The case has been made repeatedly over the past decade to better integrate data collection into drilling operations. While significant technology improvements throughout this time frame have yielded an abundance of tools designed to collect downhole data for post-run analysis, most of these tools do not capture data directly from the bit; rather, they are placed in a carrier sub or various positions in the bottomhole assembly (BHA).

For more than a decade, National Oilwell Varco (NOV) has been measuring high-frequency at-bit and in-the-bit dynamics to further optimize bit and BHA designs as well as to provide information on optimal running parameters. Continuous advances in downhole technology at NOV have resulted in the development and iterative improvement of a tool that can be placed in the drillbit to measure tangential acceleration and angular position, which results in axial, lateral and torsional vibration and RPM values. Knowing such parameters acquired directly at the bit allows operators to optimize their drilling programs for challenging applications where significant drilling dysfunctions require superior bit performance.

NOV’s BlackBox HD tool is a memory- mode logging tool designed to help operators address common downhole drilling dysfunctions, such as stick/ slip and whirl, by enabling better decision-making in future wells to improve overall drilling performance and reduce well delivery costs. The tool has no nonmagnetic requirements and a self-contained power supply, meaning it does not interfere with other electronics in the drillstring (Figure 1).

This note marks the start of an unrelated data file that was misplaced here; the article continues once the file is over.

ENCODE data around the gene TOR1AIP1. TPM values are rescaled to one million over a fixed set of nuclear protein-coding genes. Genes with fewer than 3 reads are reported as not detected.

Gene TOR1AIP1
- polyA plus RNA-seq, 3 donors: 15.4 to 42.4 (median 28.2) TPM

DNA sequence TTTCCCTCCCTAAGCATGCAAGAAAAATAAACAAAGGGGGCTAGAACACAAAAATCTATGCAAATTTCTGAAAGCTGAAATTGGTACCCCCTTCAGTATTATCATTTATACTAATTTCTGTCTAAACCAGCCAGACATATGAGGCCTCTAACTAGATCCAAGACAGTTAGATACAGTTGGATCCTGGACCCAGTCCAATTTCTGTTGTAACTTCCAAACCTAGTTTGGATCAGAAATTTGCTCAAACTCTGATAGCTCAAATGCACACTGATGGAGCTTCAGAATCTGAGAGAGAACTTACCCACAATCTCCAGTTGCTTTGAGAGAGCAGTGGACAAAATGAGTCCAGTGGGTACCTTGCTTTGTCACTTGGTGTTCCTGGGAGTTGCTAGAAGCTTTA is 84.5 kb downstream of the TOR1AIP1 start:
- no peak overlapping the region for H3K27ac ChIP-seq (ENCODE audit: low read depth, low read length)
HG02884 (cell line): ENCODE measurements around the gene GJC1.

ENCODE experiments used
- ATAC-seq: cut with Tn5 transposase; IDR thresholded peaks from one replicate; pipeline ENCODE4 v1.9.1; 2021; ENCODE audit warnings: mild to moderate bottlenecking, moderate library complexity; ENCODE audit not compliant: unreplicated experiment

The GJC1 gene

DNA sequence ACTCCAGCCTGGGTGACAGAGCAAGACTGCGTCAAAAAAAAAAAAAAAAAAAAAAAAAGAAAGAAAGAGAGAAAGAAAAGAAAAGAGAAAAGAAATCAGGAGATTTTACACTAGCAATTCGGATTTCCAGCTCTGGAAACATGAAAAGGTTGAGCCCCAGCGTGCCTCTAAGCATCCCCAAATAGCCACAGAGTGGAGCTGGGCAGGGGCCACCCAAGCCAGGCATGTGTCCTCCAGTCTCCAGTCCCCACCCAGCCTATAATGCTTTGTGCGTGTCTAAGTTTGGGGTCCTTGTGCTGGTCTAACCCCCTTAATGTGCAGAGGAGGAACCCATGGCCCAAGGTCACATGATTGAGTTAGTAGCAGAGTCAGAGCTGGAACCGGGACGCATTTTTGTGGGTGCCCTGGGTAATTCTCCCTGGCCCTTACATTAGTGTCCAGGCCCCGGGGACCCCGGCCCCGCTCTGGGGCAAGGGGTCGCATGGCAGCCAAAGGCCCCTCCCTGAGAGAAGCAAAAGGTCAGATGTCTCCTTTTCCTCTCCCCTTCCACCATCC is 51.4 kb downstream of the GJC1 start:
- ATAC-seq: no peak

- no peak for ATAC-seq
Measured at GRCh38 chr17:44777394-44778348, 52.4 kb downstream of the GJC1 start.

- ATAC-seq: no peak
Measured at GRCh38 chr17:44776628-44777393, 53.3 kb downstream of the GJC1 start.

The tool records for up to 150 hours of battery life and captures high-frequency burst data at 800 Hz. These data are the core component of a drilling optimization service provided by NOV, with subject matter experts both on the rig and in NOV engineering technology centers analyzing the data and highlighting areas where parameters or designs can be changed to improve drilling performance and overcome dysfunctions.

FIGURE 1. This image shows the placement of the BlackBox HD tool within the drillbit. (Source: NOV)

 

Case histories

An operator in Kenya was drilling a challenging section through hard volcanic basalts. NOV’s FluidHammer performance drilling tool offered a new method to fail the rock while maintaining high ROP through the volcanic basalts. The operator needed to achieve higher ROP without creating excessive damaging vibration, which would prematurely damage the PDC drillbit. The primary objective was to consistently drill the section through the volcanic basalts in one run, including drilling through the cement using the FluidHammer toolset with a bend to allow effective sliding and building to the tangent. The operator needed to validate that the section could be drilled with a PDC bit, as it had previously only used roller-cone bits, and that the FluidHammer tool would not cause excessive harmful vibration.

Data from the BlackBox HD tool at the bit revealed that the FluidHammer tool maintained axial oscillation within safe levels to maintain the PDC bit’s cutter integrity, and lateral vibration decreased with the FluidHammer tool engaged and BHA oscillating axially. On this run the operator achieved on-bottom ROP of 18 m/hr (59 ft/hr) and a high ROP of 16.6 m/hr (54.4 ft/hr) through the volcanic basalts with the tool effectively engaging the volcanic section with no stick/slip. The bit dull came in with a positive result, and the higher ROP eliminated almost two days of drilling time (Figure 2).